The Rebate Debate
How employers and plan sponsors support pharmacy care for their beneficiaries involves a complicated equation that considers everything from the unique make-up of their beneficiary population to planning for unexpected, catastrophic health events. While one plan could have a younger, healthier population, another could have an older population with a greater prevalence of chronic illness. In many group health plans, a minority of beneficiaries could incur a majority of the costs.
As the cost of some prescription drugs increases, so has the challenge for employers when it comes to offering affordable and accessible care. To keep the benefit more affordable, plans are shifting to plan designs, such as high-deductible plans, that increase cost sharing for members. Unfortunately, this confluence of factors has had an unintended consequence for some patients, who may find themselves paying more at the pharmacy counter. As a result, some patients are abandoning prescriptions or skipping doses, neither of which is a positive outcome for the patient or the plan.
Impact of High-Deductible Plans
For some patients, the cost burden in the deductible puts medicine out of reach. However, a sub-analysis of our 2016 Drug Trend Report shows that employers and plan sponsors are shielding their beneficiaries from the high cost of prescription medications.
Nearly 98% of Express Scripts’ plan sponsors with a high-deductible health plan (HDHP) design leveraged Health Savings Accounts (HSAs) and/or Health Reimbursement Accounts (HRAs) in 2016 to help their beneficiaries with the cost of care:
- 82% of employers offered an HSA in 2016;67% included employer funding
- 8.5% offer an HRA;100% included employer funding
- Some plans offer both an HSA and an HRA
Contribution amounts vary plan. A survey of health benefit advisors in 2014 showed that employers contributed an average of $515 per person to HSA accounts.
Just 20% of commercially-insured members with a pharmacy benefit managed by Express Scripts are in a HDHP; nearly a quarter of these members did not have a pharmacy claim in 2016. Of the people in a high-deductible plan administered by Express Scripts who did have a pharmacy claim in 2016, 76% had total out-of-pocket expenses less than $250 for prescription medications in 2016; 93% had total out-of-pocket expenses less than $1000.
The Rebate Debate
For some prescription drugs, rebates provide a discount to employers and plan sponsors who allow easier access to a medication that has marketplace competition. Rebates do not raise drug prices, drug makers raise drug prices, and they alone can lower them.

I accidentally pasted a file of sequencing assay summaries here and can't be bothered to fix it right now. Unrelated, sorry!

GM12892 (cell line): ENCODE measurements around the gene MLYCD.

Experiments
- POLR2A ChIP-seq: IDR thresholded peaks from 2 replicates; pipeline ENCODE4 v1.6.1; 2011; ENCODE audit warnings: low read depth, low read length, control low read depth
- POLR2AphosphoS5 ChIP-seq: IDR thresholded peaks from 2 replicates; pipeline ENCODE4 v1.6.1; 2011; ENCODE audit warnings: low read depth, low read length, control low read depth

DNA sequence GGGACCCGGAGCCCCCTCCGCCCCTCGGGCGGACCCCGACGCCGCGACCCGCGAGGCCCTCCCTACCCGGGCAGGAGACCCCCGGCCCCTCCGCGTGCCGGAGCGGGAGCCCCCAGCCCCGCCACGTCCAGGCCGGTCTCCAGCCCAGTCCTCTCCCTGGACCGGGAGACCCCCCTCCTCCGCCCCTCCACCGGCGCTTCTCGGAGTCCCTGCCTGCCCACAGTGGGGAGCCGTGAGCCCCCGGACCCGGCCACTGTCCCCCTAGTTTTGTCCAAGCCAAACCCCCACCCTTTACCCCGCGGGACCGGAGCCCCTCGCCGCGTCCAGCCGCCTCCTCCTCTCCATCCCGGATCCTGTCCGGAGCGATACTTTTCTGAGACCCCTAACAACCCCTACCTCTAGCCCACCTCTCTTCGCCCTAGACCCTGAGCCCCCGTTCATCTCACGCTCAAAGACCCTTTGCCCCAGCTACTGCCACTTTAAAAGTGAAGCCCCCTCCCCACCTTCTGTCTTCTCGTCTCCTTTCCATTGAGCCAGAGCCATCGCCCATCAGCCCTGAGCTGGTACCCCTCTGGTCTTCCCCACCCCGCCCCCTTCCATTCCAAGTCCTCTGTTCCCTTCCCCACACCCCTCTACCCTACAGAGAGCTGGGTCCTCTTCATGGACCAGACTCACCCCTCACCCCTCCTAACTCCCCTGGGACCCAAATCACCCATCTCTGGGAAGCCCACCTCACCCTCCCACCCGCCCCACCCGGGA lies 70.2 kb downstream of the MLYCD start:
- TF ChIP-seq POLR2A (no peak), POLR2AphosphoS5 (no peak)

Consider the cost of Humalog® (insulin lispro): over the past seven years, the list price for this medication has increased dramatically, yet the net cost has remained relatively constant. Without PBMs, and specifically without Express Scripts, plan sponsors would have paid exponentially more for their prescription drugs.
Not all prescription drugs are rebated, however. Drug makers typically do not offer rebates for generic medications or drugs without market competition.
For example, list prices for oral oncology medications, which are not rebated or discounted to any significant extent, have doubled between 2011 and 2016, from $20 per unit to $40 per unit. Looking at the 39 medications that were on the market in 2010, six had 100-200% inflation between 2010 and 2016; one had inflation greater than 300%, and one had inflation greater than 800%.
The majority of rebates Express Scripts receives from drug makers (nearly 90%) are paid by Express Scripts to employers and plan sponsors who pay for the pharmacy benefit. These employers and plan sponsors negotiate whether they will keep the whole rebate or allow Express Scripts to retain a small portion of the rebates.
Employers and plan sponsors also decide how to use the discounts provided by rebates. Some plans find it most valuable to use the discounts they receive from rebates to keep premiums, copays and deductibles from increasing. However, in this changing plan design environment, some plan sponsors determine that sharing the value of the rebate with the member, at the point-of-sale, is the best way to help members afford their medication when in the deductible.
Whatever our clients decide is best, we are ready to deliver.
Providing discounts from rebates directly to patients at the point of sale is not new; however, Express Scripts recently developed an enhanced solution called SmartShare Rx, which offers employers and plan sponsors greater flexibility in how they use rebates savings to keep the benefit as affordable as possible for their members and improve their experience.
With SmartShare Rx, an estimated rebate value is applied to rebate-eligible medications being filled in the deductible phase of pharmacy benefit. This estimated rebate value reduces the patient’s out-of-pocket cost at the point of sale, further alleviating their exposure to high costs in the deductible phase.
The plan sponsor is billed the amount of the rebate that was applied at the point-of-sale and then once the rebate is received from the drug maker, that amount is allocated back to the plan sponsor.
As an independent PBM, we have the flexibility and innovation to create new solutions as benefits evolve. We are keenly focused on the experience our members have with their benefit and have created SmartShare Rx as an option for our clients wanting to offer their pharmacy benefit in ways that are best for them and their member population.